Posted in church, Raised Catholic, Spiritual Practices

Inviting a New Lent

On this Ash Wednesday, I explore the Christian tradition of Lent and invite a transformed perception and experience of the coming 40 days in preparation for the celebration of Easter.


When I was a Perfectionist

Today, millions (perhaps billions) of Catholics around the world will attend the Ash Wednesday observance, receive the cross of ashes on their forehead and be told: “Remember, man, that thou art dust and unto dust thou shalt return.”   When I was still recovering from my innate and learned perfectionism and enmeshed in my pain story of rejection, the annual Lenten observance was my favorite time of year.  With its focus on the depraved human condition, our birth into “original sin” and how we have been rejected by God and must spend eternity trying to earn back God’s approval, Lent provided the perfect opportunity for me to indulge my inner victim through 40 days of self-flagellation, “woe is me….I am a sinner.”  Lent was the time that my inner perfectionist truly shined. 

Lent from the Other Side

In the past 25 or so years of spiritual exploration,  inner growth and healing, I have come to embrace some truths that invite me to explore Lent from another perspective.  First and foremost, I have come to embrace the truth that Jesus taught: that we are One with God in love….always have been, always will be and there is nothing that can separate us from the love of God.    If this is true…then where does original sin fit in and this idea that we have been rejected, abandoned by God?   I know we perceive ourselves as separate from God, and there is a longing in our soul to return to God.   But, as Jesus explained, we are not separate, it just seems that we are.  If this Oneness in love that Jesus spoke of is true, then what is the point of our Lenten observance?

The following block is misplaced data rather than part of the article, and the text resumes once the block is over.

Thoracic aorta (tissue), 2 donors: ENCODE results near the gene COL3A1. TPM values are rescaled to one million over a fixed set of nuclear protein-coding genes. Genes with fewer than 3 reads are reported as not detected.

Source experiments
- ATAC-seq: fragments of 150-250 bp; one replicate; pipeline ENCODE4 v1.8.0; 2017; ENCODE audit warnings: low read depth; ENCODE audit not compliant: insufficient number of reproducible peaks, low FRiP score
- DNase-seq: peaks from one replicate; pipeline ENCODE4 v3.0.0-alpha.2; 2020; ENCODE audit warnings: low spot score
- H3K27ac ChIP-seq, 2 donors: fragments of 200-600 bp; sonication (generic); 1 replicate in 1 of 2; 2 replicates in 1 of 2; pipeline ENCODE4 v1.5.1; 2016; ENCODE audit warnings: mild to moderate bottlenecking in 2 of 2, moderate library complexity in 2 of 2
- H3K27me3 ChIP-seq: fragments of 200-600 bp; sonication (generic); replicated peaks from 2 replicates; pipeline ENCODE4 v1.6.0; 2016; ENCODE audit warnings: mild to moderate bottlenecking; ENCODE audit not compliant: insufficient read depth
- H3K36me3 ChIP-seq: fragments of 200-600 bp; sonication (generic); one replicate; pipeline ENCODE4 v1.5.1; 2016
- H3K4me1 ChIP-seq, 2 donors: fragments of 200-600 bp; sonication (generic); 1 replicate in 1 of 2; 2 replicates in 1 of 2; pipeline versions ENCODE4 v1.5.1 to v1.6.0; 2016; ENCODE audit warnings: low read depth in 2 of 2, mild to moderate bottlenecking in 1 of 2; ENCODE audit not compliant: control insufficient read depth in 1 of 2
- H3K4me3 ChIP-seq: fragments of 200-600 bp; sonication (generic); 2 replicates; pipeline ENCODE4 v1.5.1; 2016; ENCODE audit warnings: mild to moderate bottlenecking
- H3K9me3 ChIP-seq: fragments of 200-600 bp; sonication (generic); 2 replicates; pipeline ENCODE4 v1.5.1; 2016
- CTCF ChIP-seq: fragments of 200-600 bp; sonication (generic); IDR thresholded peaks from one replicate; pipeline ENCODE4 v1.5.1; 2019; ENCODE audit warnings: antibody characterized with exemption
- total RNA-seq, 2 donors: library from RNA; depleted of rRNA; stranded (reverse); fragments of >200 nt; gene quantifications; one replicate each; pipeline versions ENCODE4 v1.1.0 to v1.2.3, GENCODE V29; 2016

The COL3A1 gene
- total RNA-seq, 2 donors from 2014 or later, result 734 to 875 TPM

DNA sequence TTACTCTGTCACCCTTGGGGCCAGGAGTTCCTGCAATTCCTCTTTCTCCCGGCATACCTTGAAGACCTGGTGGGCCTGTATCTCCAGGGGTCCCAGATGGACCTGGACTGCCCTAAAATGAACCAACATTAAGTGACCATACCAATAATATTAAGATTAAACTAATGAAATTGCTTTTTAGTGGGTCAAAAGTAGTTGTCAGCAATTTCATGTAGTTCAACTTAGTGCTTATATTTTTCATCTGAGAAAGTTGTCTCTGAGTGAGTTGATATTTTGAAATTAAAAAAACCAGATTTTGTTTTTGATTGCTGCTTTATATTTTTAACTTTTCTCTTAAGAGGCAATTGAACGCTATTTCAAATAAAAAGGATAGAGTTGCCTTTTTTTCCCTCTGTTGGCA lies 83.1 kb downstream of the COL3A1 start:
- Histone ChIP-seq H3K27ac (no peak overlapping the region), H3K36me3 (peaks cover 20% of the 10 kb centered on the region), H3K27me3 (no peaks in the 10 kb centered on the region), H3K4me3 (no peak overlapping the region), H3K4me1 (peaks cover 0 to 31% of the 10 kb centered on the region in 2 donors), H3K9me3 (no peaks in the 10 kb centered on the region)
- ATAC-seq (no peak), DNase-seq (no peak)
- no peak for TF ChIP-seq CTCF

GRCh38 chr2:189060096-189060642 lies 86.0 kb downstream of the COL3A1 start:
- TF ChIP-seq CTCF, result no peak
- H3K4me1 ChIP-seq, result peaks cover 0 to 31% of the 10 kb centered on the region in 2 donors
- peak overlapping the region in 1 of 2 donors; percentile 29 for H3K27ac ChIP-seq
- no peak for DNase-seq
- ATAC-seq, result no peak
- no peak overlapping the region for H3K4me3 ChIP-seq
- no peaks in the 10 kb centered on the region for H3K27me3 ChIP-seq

A New Lent

Perhaps Lent is about the things we can do to REMEMBER this Oneness that Jesus spoke of.  When we are healed of this perception of separation,  we know  compassion, contentment and joy  and  live in harmony with each other, working for mercy and justice.  Who wouldn’t want that????  Here is how we might be invited to observe Lent from a new perspective:

  • Embrace a Spiritual Practice – prayer, meditation, contemplation, mindfulness, creative endeavors, active contemplation, journaling, singing, dancing, etc.
  • Partake in Ritual Observance – from a new perspective…..the perspective of embracing Oneness instead of celebrating your “sin”. 
  • Acknowledge the places you are in need of healing – Where do you experience yourself as separate from God? What are the fears, false perceptions and ego attachments you have embraced due to the perception of separation? What is your pain story and how is God inviting that to be healed? What are the behaviors that have arisen out of your fears and how can you offer those to God for healing and release?
  • Embrace the truth of Unconditional Love  –God is love and you are made of love.  You are loved without condition and all God wants is for your to remember this love.  God holds us in pure acceptance as we move through the trials and tribulations of the human condition and rejoices in our learning, our growth and our healing.  Judgment, condemnation, guilt are ours alone….God simply loves.